09 November

Rosalía, the flamenco-R’n’B tornado knighted by Pedro Almodóvar

 

Rosalía won’t be slowing global warming down. Whether it’s in her music videos where she dances with a fiery passion or on her smouldering album which marries edgy R'n'B with traditional flamenco, she scorches everything that comes her way. Pedro Almodóvar and Pharrell Williams have already succumbed, and it won’t be long before the rest of the planet does too.

By Violaine Schütz

1. Not exactly a beginner

 

You might not have heard of her, but this 25-year old Catalan living in Barcelona is already a big star in Spain. The video for her hit tune Malamente has been watched more than 32 million times, making her something of phenomena. She’s done contemporary dance festivals and released an album Los Ángeles, in 2017. Part of the “new flamenco” movement, she is ruffling traditional feathers by combining this primal music with an indie rock. Vocally the brunette sounds like a cross between the falsetto of Rihanna and the tormented tones of Janis Joplin. With her second album, currently on release, El mal querer, her hybrid charm and timbre seems explodes from deep within. The album, produced by El Guincho (remember the electro hit Bombay played everywhere in the summer of 2014) even reconciles the generations as she mixes the soul of flamenco with R’n’B sonorities, pop and trap. She kicks arse on the dance floor without a single pair of castanets in sight.

 

 

“She has the voice of an old school flamenco singer and a wisdom beyond her years. She should be proud of being indefinable.” Pedro Almodóvar

Rosalia – “Malamente”

2. Feisty videos

 

Rosalia’s perfectly polished videos made by the Barcelona collective Canada (also behind ads for Adidas, Nike and Stella McCartney) have played an important role in her race to success. Similar to the videos of M.I.A., the choreography of Beyoncé, the movies of Tarantino and the arty short films by Nowness, we see a singer dancing flamenco against an urban backdrop (lots of concrete, car parks and big cars). The love at first sight comes from this very clash of cultures. It’s the work of a singer-songwriter who consumed YouTube in the 2000s and the hegemony of hip-hop culture but since adolescence has devoted herself to a cult of ancestral sounds (she even wrote her thesis on flamenco). Beyond the crop tops and low slung sweatpants there’s an aura of an old soul and a mystical presence of an Iberian sorceress. And from beneath the festive, synthetic layers comes a concept record about love and passion in which she is something of a femme fatale. El mal querer is inspired by Flamenca (“Flamboyant”), a romantic novel written in the 13th century about a young woman whose fiancé is so jealous he locks her up so no one can see her. On stage and in her videos, there is a melancholic Isabelle Adjani in Possession edge to Rosalia. It’s hard to not look her straight in the eyes, it’s even harder not to fall in love with her.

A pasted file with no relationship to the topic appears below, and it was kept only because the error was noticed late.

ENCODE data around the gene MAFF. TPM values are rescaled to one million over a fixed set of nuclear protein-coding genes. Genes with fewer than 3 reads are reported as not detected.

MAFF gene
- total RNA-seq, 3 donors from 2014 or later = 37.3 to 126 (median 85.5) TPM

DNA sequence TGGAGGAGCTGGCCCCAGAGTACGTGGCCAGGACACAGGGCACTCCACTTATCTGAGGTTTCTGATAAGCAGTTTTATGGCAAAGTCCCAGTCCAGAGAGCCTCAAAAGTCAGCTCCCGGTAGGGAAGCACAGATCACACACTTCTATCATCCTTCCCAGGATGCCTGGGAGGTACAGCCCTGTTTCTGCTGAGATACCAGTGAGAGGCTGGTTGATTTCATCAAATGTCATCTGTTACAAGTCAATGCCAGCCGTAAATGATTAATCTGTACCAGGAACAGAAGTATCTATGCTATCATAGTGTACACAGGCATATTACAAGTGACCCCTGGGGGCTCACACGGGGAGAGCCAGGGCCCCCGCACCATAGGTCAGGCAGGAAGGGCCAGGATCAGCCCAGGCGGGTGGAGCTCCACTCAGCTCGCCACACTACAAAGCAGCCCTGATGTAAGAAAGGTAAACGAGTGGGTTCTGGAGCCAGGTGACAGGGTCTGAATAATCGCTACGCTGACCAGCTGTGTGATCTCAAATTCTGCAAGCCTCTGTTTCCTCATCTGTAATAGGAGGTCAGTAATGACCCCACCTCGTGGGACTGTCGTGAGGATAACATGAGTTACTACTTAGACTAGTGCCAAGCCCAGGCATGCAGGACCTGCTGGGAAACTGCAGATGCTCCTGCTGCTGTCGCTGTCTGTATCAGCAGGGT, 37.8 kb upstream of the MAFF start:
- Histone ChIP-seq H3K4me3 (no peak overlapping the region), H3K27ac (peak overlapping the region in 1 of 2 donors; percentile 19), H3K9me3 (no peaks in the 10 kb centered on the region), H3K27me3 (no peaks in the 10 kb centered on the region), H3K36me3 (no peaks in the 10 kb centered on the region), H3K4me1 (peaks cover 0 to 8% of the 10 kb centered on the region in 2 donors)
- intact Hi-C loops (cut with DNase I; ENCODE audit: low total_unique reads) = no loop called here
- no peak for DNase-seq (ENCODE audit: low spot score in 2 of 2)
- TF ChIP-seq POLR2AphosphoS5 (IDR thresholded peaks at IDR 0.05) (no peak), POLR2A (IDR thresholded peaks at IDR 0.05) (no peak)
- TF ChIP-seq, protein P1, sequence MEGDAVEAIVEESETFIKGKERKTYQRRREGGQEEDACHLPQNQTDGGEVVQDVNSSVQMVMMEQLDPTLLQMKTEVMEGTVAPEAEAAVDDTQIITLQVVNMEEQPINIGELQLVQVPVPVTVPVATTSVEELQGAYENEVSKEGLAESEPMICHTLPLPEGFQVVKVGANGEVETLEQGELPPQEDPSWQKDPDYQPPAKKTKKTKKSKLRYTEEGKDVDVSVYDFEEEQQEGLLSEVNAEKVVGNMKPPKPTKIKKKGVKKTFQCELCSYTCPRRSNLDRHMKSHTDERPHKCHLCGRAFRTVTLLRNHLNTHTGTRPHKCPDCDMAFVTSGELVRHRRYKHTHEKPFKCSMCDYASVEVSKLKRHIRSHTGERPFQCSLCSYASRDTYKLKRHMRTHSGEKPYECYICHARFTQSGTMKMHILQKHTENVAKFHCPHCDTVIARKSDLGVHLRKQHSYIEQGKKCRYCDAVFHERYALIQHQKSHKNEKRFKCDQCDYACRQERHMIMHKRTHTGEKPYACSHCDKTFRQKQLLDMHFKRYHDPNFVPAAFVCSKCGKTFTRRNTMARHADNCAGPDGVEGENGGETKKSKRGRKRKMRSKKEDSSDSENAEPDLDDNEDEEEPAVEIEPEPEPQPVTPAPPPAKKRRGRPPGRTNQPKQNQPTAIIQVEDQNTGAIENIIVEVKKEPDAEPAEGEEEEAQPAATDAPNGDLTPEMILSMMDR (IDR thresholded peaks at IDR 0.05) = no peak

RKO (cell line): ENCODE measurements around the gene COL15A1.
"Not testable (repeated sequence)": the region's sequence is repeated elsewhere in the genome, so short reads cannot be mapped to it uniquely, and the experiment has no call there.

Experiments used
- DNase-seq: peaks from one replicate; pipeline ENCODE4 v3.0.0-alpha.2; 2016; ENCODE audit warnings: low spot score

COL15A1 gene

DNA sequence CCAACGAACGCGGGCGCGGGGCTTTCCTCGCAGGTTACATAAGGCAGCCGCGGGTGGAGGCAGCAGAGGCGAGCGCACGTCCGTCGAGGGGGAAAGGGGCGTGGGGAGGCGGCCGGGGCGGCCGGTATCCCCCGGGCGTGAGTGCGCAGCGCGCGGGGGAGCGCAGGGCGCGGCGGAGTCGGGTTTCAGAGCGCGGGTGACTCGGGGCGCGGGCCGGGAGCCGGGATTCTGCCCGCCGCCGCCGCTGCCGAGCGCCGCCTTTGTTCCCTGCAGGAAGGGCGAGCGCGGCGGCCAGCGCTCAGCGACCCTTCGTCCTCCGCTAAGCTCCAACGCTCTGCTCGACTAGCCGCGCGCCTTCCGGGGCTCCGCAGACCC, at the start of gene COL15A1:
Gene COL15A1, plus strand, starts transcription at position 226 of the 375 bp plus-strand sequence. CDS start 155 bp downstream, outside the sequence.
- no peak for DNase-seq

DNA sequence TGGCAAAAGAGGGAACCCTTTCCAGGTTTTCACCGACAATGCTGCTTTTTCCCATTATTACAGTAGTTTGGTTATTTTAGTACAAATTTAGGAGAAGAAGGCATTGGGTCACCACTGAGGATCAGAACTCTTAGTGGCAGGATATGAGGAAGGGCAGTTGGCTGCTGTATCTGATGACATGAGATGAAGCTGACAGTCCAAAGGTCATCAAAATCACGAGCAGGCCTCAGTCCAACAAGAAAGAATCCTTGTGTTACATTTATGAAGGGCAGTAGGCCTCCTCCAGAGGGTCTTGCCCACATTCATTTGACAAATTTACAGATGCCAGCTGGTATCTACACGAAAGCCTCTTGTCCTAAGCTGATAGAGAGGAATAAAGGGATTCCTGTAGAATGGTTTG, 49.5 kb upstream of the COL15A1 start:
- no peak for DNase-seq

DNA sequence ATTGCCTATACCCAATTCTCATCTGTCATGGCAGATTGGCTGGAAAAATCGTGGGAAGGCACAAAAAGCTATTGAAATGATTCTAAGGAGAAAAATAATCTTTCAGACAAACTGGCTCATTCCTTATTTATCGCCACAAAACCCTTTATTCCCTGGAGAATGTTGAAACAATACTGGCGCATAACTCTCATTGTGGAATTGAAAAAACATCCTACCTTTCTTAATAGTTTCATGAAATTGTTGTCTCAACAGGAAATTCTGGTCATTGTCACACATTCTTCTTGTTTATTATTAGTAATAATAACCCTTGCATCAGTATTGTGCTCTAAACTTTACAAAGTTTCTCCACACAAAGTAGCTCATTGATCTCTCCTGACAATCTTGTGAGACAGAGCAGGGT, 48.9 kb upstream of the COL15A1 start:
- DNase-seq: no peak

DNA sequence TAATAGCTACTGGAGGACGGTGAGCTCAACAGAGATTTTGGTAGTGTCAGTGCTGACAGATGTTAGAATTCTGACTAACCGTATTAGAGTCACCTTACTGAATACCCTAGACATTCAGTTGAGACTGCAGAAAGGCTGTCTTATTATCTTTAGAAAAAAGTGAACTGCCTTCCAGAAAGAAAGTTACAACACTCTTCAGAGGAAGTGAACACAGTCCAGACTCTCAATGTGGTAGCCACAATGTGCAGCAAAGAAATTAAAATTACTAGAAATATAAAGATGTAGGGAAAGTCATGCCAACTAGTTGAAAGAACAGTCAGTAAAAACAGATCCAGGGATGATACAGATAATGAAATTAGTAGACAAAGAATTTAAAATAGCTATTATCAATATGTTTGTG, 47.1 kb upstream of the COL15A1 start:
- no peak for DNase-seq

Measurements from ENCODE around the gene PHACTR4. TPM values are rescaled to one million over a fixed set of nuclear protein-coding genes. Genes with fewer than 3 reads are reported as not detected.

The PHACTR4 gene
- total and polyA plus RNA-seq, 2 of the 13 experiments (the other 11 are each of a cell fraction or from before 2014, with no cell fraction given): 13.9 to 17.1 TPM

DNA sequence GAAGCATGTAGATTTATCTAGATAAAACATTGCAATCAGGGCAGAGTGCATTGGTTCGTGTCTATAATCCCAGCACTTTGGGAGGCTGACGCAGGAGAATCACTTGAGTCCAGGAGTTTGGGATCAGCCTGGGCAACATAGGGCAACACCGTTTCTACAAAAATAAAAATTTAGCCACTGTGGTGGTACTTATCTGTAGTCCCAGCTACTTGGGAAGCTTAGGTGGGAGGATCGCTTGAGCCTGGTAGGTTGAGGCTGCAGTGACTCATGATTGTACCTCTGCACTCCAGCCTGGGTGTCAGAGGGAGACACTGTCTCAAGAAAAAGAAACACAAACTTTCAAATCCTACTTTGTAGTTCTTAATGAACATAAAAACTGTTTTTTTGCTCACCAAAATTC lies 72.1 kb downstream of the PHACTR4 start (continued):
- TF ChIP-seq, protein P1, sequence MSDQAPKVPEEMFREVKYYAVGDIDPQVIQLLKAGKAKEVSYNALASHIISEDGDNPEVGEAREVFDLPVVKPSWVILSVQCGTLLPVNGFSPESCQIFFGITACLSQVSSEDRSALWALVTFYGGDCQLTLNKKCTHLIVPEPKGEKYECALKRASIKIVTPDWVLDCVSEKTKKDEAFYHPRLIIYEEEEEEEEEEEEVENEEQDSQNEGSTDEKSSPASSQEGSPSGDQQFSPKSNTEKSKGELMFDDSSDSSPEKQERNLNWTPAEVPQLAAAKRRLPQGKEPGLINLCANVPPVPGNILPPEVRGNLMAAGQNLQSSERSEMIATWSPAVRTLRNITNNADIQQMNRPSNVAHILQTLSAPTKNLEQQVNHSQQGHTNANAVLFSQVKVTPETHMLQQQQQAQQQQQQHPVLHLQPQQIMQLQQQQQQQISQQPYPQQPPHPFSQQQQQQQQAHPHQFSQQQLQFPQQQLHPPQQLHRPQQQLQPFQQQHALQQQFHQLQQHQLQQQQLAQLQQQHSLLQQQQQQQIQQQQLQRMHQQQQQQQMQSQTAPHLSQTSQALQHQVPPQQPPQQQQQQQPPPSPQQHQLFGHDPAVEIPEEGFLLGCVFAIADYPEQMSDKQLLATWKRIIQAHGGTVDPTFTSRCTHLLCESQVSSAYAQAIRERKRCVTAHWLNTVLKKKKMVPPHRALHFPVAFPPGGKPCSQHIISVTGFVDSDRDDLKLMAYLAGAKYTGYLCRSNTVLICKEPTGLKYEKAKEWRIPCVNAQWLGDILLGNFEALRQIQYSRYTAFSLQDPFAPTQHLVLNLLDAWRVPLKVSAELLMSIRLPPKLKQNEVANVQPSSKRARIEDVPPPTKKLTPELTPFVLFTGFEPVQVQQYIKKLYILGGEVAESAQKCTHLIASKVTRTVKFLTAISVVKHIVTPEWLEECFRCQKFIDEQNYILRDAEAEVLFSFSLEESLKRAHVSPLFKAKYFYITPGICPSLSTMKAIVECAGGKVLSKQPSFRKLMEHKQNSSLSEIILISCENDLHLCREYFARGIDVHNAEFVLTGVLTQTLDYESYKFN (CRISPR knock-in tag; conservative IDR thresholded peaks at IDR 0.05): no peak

The young woman who looks like she’s on the verge of a nervous breakdown has already caught the attention of Pharrell Williams, Charli XCX, Dua Lipa, Angèle, Kiddy Smile, Emily Ratajkowski and Arca

Rosalia – Di Mi Nombre

3. A complete artist

 

Last July, Rosalía started filming in Pedro Almodóvar’s new movie Dolor y gloriaalongside Penélope Cruz and Antonio Banderas. The director, “magnetised by women with character” fell in love with her charisma, her verve and her colourful style. He has said about her, “She has the voice of an old school flamenco singer and a wisdom beyond her years. (She) should be proud of being indefinable.” The young woman on the verge of a nervous breakdown, like all Almodóvar’s heroines, has also caught the attention of Pharrell, Charli XCX, Dua Lipa, Angèle, Kiddy Smile, Emily Ratajkowski and Arca, with whom she’s composing new tunes. Suffice to say Rosalia won’t be curbing the hype currently pouring out of Spain right now (the girl band Hinds, the TV shows Casa De Papel and Elite and the Primavera Sounds festival). A vibrant mix of being attached to her roots and turning out to the rest of the world, of tradition and futurism, of sex appeal and a warrior attitude, Rosalia is redefining the contours of a heroine anchored in her own time. She recently confided to Dazed and Confused, “I’ll never get tired of fighting until I see equal numbers of men and women in a recording session. I’ll fight until all those women are given the same value as naturally as it is given to men.” We couldn’t dream of a soldier better suited to the fight for women’s rights…

 

Rosalía El Mal Querer (Sony), now available.

 

 

 

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